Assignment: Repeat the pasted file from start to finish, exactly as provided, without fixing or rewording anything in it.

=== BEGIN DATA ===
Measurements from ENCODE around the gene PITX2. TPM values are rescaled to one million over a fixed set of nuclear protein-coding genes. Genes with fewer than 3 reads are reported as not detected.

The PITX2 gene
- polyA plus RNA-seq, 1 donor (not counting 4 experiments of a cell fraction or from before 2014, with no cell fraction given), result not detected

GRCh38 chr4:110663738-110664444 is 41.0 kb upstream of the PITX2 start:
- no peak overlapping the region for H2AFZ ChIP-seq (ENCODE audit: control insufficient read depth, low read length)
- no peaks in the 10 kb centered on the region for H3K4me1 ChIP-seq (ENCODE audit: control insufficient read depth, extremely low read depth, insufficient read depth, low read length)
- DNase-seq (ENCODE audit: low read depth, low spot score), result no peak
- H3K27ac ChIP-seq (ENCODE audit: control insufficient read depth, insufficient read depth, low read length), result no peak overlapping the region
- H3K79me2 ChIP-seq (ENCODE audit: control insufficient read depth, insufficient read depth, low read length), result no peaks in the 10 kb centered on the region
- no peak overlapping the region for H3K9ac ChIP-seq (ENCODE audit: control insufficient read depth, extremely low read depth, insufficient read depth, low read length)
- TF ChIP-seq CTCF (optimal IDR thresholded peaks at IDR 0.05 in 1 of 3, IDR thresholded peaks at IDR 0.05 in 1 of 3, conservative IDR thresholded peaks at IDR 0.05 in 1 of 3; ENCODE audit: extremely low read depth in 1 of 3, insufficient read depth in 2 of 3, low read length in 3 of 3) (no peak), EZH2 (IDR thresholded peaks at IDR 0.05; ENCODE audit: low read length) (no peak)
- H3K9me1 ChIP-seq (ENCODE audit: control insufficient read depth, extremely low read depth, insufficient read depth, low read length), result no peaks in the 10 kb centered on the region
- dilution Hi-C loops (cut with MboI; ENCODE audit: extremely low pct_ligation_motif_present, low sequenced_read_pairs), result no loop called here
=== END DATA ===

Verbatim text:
Measurements from ENCODE around the gene PITX2. TPM values are rescaled to one million over a fixed set of nuclear protein-coding genes. Genes with fewer than 3 reads are reported as not detected.

The PITX2 gene
- polyA plus RNA-seq, 1 donor (not counting 4 experiments of a cell fraction or from before 2014, with no cell fraction given), result not detected

GRCh38 chr4:110663738-110664444 is 41.0 kb upstream of the PITX2 start:
- no peak overlapping the region for H2AFZ ChIP-seq (ENCODE audit: control insufficient read depth, low read length)
- no peaks in the 10 kb centered on the region for H3K4me1 ChIP-seq (ENCODE audit: control insufficient read depth, extremely low read depth, insufficient read depth, low read length)
- DNase-seq (ENCODE audit: low read depth, low spot score), result no peak
- H3K27ac ChIP-seq (ENCODE audit: control insufficient read depth, insufficient read depth, low read length), result no peak overlapping the region
- H3K79me2 ChIP-seq (ENCODE audit: control insufficient read depth, insufficient read depth, low read length), result no peaks in the 10 kb centered on the region
- no peak overlapping the region for H3K9ac ChIP-seq (ENCODE audit: control insufficient read depth, extremely low read depth, insufficient read depth, low read length)
- TF ChIP-seq CTCF (optimal IDR thresholded peaks at IDR 0.05 in 1 of 3, IDR thresholded peaks at IDR 0.05 in 1 of 3, conservative IDR thresholded peaks at IDR 0.05 in 1 of 3; ENCODE audit: extremely low read depth in 1 of 3, insufficient read depth in 2 of 3, low read length in 3 of 3) (no peak), EZH2 (IDR thresholded peaks at IDR 0.05; ENCODE audit: low read length) (no peak)
- H3K9me1 ChIP-seq (ENCODE audit: control insufficient read depth, extremely low read depth, insufficient read depth, low read length), result no peaks in the 10 kb centered on the region
- dilution Hi-C loops (cut with MboI; ENCODE audit: extremely low pct_ligation_motif_present, low sequenced_read_pairs), result no loop called here